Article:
I’ve been here before, passing through briefly on the tail end of a cross country road trip. A “quick” (it takes several hours) drive through the park reveals sheer rock faces, towering mountains, and seemingly endless trees, with a bustling village at its heart. You might think that this commercial center and its satellite villages were the only havens in this sprawling outback, but under closer examination, you find that it’s simply not true.

For example, on our first full day here, we hiked the Mist Trail to the top of Vernal Falls. It was only a 2 mile trail, but it took us all afternoon to get up and down it, inching our way along a steep route at the edge of cliffs and waterfalls. It was a slow, difficult, but breathtaking hike.

This sounds like something of a wilderness adventure until you find out that much of the trail was paved, and restrooms were strategically placed along it, every half mile or so. Drinking fountains too. And at the steepest points on the trail, they’d even cut steps into the ledge, sometimes with guard rails!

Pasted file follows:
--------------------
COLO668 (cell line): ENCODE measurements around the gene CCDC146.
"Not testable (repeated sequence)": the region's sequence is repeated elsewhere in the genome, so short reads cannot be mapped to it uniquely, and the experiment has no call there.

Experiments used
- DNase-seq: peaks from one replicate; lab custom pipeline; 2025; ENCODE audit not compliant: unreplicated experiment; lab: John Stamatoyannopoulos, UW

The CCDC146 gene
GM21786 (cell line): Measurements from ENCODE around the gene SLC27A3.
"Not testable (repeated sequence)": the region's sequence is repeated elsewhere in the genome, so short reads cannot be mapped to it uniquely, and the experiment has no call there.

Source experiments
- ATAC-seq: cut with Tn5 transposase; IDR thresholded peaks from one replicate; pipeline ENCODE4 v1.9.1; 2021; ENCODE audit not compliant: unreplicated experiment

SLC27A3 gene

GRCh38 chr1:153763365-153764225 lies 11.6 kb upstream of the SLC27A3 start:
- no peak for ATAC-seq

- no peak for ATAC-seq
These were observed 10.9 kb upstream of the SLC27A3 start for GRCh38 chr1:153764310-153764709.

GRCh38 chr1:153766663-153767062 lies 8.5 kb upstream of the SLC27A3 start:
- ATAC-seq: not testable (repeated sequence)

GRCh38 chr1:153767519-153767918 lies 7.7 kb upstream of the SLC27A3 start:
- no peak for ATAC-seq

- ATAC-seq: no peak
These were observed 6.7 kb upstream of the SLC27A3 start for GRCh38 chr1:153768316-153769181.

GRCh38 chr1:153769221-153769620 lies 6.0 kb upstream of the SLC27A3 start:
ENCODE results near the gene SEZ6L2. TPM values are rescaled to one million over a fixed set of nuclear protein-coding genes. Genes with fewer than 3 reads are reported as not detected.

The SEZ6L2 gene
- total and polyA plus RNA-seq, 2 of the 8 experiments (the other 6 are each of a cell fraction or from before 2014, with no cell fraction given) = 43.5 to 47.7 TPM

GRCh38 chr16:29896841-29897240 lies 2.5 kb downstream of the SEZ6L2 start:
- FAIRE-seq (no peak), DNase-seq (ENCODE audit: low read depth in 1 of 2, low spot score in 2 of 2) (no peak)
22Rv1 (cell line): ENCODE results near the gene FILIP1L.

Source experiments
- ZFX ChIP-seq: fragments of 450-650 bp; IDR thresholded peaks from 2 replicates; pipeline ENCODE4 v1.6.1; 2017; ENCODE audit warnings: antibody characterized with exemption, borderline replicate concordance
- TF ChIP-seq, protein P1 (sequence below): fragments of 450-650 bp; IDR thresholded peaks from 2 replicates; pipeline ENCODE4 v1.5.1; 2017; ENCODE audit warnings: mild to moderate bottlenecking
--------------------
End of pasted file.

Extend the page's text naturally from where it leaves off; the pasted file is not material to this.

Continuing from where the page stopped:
Reading the guidebook, I figured that this was just an unlucky example, as the trail itself was billed as “What To Do If You Only Have One Day,” but the next two days’ events proved quite similar. Only today, following unmarked trails through the sub-alpine (8,000 feet) meadows along the banks of the Tuolomne River, did we finally escape asphalt.

I have to admit, the entire park is not paved. There are plenty of longer, steeper, more remote trails that are not so “well-equipped,” such as the footpaths that lead deep into the wild sections of the Sierra Nevadas. But the average tourist will not see these in his or her “average” three-day stay.

There have long been debates over whether or not National Parks should be so accessible. While greater numbers of people, many of whom support the park with their tax dollars, will experience Yosemite only via tour bus or paved walking trail, such amenities detract from the natural beauty of the park.